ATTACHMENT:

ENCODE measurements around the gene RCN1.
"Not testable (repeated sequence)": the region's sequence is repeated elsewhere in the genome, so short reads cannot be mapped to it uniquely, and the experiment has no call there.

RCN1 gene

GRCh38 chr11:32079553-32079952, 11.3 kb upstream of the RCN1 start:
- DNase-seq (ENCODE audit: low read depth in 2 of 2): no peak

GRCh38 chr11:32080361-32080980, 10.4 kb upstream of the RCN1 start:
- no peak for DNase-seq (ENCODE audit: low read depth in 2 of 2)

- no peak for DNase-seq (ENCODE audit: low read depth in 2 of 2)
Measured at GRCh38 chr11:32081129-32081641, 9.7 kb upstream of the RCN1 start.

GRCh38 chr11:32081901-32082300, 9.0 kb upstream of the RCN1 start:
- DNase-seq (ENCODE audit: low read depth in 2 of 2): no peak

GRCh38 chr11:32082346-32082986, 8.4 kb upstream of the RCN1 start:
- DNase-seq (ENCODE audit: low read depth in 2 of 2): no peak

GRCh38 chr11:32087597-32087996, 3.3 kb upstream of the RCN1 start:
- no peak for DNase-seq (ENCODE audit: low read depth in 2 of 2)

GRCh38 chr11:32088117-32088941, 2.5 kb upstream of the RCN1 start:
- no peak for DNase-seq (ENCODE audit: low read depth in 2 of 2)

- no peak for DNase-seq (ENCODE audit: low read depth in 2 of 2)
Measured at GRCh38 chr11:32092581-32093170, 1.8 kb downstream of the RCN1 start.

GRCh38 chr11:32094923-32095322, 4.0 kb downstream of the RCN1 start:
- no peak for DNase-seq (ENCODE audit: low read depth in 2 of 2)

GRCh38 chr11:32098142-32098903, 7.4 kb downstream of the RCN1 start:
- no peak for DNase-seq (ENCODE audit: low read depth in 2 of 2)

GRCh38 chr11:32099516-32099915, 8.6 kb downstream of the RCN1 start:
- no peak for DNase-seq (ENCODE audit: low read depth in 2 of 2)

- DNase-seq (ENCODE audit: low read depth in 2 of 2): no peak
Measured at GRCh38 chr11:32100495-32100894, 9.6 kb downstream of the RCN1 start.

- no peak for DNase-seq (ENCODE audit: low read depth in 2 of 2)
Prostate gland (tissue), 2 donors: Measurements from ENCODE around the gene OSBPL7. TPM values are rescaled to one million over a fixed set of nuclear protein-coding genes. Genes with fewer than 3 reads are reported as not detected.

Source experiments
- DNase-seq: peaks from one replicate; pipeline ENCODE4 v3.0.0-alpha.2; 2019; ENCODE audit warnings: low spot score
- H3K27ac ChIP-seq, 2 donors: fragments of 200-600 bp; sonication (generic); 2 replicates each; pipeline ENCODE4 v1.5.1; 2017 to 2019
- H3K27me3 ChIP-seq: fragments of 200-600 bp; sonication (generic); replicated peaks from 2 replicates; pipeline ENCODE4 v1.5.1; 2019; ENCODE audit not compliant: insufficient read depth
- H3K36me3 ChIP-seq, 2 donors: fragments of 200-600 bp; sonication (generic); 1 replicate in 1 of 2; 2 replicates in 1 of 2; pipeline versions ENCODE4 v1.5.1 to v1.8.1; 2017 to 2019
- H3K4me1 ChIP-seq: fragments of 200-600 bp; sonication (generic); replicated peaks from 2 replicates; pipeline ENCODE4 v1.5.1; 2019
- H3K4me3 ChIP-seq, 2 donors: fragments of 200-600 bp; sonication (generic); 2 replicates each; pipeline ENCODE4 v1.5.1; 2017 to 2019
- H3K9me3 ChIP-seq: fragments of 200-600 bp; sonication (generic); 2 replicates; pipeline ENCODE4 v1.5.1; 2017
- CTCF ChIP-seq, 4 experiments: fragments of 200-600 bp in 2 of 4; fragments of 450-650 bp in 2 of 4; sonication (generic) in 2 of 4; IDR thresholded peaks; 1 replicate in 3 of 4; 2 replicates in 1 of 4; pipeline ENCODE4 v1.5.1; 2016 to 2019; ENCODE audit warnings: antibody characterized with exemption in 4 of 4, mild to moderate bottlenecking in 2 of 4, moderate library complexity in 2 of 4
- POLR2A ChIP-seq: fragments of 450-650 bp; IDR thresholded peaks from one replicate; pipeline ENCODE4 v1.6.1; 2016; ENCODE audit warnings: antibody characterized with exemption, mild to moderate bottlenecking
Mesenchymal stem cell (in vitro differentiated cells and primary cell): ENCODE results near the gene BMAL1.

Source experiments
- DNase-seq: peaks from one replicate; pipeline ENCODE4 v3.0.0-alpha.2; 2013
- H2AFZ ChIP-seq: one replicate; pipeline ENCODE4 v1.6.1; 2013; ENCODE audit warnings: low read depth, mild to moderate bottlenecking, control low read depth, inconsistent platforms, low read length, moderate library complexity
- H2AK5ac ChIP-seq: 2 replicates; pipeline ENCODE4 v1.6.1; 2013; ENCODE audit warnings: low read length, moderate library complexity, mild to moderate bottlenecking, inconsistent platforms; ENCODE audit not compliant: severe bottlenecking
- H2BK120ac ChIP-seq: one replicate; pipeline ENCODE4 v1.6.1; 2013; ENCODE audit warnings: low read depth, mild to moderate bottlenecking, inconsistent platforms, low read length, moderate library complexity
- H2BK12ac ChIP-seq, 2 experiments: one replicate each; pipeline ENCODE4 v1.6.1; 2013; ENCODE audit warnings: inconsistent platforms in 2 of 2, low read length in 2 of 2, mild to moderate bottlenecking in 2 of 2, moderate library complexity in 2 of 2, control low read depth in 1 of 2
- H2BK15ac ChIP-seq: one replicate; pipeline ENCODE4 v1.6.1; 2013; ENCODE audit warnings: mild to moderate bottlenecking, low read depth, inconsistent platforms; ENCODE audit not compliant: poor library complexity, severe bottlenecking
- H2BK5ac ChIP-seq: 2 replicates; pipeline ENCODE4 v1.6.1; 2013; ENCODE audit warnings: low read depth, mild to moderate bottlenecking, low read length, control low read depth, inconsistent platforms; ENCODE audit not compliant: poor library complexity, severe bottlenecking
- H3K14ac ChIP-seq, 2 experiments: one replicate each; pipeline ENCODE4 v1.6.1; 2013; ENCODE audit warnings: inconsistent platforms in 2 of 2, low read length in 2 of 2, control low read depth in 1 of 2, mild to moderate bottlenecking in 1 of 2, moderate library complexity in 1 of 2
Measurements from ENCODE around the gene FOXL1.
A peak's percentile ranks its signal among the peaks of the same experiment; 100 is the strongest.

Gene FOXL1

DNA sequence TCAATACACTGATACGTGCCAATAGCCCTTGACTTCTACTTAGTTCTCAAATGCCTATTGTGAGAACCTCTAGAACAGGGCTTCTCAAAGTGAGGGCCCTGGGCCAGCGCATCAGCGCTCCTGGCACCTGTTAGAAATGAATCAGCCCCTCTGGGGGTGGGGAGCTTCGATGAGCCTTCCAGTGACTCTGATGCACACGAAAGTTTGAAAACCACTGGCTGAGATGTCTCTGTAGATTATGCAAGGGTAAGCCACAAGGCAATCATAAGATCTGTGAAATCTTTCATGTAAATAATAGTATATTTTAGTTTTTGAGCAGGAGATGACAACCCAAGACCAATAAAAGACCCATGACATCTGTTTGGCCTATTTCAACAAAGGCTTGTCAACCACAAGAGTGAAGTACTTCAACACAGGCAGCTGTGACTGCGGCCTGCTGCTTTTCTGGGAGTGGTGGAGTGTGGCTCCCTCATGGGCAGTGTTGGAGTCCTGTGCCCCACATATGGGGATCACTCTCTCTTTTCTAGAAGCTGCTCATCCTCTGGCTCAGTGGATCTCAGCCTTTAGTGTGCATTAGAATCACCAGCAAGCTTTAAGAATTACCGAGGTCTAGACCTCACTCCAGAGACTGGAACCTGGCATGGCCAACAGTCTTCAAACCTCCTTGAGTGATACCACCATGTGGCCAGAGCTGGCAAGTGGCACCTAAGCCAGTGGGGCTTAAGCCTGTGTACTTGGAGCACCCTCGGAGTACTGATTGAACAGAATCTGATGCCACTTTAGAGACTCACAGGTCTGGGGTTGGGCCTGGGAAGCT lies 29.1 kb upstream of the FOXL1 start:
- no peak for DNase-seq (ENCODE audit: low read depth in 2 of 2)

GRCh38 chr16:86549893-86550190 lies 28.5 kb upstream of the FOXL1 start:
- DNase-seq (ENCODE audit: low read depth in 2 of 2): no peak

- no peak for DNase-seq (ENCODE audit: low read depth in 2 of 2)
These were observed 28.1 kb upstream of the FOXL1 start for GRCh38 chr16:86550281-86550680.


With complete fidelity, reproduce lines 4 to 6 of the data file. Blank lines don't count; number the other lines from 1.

GRCh38 chr11:32079553-32079952, 11.3 kb upstream of the RCN1 start:
- DNase-seq (ENCODE audit: low read depth in 2 of 2): no peak

GRCh38 chr11:32080361-32080980, 10.4 kb upstream of the RCN1 start: